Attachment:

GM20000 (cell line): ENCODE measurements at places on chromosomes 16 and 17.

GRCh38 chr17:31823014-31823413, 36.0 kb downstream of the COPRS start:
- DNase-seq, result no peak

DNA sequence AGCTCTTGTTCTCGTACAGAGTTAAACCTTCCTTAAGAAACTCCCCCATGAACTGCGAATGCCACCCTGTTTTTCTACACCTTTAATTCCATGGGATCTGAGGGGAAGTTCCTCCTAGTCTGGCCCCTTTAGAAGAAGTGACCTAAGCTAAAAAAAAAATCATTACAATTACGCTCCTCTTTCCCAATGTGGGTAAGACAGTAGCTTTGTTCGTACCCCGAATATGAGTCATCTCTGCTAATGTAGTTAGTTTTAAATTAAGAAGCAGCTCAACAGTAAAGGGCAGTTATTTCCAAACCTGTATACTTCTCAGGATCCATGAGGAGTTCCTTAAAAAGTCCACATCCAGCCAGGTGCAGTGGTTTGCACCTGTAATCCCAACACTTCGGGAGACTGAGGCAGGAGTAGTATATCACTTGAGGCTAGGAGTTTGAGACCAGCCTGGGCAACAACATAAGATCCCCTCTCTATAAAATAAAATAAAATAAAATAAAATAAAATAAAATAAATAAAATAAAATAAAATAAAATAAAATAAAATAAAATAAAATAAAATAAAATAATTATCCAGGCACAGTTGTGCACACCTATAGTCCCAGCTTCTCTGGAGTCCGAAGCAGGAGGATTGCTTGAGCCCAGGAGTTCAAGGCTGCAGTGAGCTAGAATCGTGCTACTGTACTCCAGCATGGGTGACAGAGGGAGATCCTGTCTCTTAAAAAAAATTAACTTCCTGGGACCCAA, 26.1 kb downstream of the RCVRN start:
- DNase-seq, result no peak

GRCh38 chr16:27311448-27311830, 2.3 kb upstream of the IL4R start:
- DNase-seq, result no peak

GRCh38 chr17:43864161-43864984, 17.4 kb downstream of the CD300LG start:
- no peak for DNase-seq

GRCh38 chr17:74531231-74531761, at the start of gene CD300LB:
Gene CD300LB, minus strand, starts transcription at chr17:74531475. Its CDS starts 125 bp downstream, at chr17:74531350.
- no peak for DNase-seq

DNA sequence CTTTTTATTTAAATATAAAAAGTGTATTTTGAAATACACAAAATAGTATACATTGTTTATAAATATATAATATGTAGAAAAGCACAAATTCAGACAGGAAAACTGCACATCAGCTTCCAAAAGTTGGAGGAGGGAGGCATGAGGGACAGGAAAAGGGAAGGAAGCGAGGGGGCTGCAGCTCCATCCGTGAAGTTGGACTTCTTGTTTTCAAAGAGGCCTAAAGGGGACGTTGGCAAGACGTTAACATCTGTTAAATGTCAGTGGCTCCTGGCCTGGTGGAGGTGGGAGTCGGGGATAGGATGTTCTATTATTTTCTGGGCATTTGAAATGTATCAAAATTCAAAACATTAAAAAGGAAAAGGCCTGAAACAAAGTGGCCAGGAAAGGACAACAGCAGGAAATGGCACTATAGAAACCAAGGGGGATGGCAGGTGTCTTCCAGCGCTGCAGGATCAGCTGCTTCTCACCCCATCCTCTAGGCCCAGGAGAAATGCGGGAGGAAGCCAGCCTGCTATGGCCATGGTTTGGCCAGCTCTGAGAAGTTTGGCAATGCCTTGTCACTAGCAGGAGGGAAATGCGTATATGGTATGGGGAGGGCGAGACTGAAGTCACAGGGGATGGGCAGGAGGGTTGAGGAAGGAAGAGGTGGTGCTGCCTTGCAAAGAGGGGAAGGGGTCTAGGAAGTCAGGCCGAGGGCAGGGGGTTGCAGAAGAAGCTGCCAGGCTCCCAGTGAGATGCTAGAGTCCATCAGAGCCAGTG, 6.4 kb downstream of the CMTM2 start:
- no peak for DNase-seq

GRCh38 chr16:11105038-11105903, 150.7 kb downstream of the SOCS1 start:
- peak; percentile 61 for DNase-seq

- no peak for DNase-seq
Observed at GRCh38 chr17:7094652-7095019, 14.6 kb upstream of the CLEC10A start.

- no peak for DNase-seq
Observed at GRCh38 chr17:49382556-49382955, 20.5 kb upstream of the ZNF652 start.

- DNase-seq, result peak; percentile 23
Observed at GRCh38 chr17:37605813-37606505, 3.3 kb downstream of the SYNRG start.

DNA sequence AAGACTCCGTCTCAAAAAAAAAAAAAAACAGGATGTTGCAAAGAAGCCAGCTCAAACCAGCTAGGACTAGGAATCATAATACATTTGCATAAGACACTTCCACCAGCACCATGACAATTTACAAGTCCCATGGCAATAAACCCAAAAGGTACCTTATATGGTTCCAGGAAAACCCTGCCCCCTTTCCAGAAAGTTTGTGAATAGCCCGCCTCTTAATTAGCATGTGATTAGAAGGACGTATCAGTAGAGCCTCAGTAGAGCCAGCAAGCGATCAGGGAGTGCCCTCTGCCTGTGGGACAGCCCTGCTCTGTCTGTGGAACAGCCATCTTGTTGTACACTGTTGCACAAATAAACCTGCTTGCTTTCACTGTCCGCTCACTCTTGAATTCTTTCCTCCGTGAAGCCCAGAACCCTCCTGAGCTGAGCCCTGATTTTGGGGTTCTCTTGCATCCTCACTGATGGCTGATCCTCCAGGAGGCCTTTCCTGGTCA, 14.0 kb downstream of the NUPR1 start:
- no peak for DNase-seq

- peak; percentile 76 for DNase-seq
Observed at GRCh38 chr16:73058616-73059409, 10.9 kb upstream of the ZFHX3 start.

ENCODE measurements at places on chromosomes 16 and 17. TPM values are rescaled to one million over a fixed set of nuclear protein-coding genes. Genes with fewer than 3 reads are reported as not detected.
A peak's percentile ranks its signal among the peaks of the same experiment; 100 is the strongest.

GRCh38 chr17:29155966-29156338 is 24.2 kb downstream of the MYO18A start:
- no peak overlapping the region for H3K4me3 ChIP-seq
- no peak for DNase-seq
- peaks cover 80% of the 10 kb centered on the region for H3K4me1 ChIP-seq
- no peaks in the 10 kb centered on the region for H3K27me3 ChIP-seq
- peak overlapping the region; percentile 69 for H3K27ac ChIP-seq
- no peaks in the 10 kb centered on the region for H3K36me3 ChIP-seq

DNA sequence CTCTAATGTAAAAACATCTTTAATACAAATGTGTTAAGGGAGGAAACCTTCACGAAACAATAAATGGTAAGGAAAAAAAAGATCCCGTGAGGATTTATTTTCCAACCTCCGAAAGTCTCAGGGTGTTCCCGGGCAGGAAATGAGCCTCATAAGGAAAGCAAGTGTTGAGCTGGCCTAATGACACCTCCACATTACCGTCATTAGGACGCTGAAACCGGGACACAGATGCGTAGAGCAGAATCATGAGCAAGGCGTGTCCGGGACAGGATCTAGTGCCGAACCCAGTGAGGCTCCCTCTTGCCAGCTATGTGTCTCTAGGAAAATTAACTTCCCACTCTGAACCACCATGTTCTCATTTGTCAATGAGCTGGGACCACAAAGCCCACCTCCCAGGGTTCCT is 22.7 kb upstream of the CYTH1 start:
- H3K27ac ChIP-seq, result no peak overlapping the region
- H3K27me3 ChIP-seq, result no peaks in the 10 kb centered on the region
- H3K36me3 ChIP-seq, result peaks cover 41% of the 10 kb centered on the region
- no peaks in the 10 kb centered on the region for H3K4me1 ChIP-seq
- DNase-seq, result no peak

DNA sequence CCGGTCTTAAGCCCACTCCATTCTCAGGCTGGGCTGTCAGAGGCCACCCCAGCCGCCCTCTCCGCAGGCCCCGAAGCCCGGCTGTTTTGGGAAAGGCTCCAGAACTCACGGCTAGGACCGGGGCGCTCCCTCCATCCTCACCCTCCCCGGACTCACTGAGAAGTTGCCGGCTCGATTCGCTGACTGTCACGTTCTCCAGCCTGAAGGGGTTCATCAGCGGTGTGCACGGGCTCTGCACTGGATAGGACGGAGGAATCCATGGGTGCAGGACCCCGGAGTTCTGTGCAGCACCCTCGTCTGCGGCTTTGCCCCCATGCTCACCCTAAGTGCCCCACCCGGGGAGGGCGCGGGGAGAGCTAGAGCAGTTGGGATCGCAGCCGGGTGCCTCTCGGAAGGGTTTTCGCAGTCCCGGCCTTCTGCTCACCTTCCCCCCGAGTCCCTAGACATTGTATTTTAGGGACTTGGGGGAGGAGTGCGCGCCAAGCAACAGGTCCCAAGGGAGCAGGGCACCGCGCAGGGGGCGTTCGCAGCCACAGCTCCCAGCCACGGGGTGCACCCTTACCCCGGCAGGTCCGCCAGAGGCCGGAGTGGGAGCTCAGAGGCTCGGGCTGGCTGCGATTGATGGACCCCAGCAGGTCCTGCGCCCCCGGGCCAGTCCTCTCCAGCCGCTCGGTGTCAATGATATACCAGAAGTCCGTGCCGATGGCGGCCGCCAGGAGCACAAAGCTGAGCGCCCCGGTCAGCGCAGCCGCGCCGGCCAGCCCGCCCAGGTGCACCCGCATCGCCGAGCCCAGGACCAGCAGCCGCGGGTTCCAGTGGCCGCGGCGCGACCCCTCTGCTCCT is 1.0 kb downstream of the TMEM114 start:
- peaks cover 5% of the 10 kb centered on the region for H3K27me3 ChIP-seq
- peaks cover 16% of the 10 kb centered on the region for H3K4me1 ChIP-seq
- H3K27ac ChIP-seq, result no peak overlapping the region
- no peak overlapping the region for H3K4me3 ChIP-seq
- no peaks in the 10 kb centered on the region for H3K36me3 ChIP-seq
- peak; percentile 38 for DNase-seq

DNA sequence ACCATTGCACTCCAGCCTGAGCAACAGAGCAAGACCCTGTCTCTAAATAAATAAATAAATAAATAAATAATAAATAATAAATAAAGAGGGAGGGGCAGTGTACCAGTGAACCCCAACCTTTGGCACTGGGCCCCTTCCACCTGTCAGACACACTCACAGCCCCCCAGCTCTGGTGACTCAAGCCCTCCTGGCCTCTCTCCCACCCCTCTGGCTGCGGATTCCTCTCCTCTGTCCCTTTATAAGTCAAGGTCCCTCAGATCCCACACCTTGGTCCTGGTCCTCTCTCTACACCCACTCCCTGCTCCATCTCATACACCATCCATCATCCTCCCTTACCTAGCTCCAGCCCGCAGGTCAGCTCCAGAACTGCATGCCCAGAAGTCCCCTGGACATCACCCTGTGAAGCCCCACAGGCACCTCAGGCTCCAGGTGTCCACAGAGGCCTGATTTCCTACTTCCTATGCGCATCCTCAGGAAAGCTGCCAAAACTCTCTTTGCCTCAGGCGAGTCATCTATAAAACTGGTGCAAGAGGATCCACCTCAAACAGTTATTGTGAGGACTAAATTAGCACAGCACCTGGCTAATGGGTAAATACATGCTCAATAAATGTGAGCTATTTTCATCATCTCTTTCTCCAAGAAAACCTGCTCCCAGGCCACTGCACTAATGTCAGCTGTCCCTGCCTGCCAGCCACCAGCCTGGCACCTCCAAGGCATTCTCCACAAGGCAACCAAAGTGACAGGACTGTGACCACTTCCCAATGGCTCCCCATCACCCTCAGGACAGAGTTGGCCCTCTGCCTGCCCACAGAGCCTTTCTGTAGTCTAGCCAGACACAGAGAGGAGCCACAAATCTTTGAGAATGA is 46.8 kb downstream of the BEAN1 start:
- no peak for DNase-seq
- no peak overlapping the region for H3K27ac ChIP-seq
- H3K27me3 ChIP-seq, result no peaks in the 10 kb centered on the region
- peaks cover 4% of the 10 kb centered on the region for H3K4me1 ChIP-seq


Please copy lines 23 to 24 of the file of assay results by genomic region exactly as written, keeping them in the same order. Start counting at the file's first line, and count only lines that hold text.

DNA sequence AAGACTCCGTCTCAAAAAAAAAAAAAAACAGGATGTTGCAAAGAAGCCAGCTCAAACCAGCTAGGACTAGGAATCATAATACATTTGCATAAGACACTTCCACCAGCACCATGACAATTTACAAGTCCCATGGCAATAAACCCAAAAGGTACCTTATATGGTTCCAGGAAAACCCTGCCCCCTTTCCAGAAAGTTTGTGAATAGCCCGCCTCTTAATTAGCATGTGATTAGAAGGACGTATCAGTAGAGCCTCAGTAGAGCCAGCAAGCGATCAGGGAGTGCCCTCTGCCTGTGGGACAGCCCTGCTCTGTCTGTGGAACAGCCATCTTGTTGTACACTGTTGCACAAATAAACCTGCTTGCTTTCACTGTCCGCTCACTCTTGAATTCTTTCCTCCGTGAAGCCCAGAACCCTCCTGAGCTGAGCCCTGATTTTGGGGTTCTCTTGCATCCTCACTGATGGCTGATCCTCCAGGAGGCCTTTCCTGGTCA, 14.0 kb downstream of the NUPR1 start:
- no peak for DNase-seq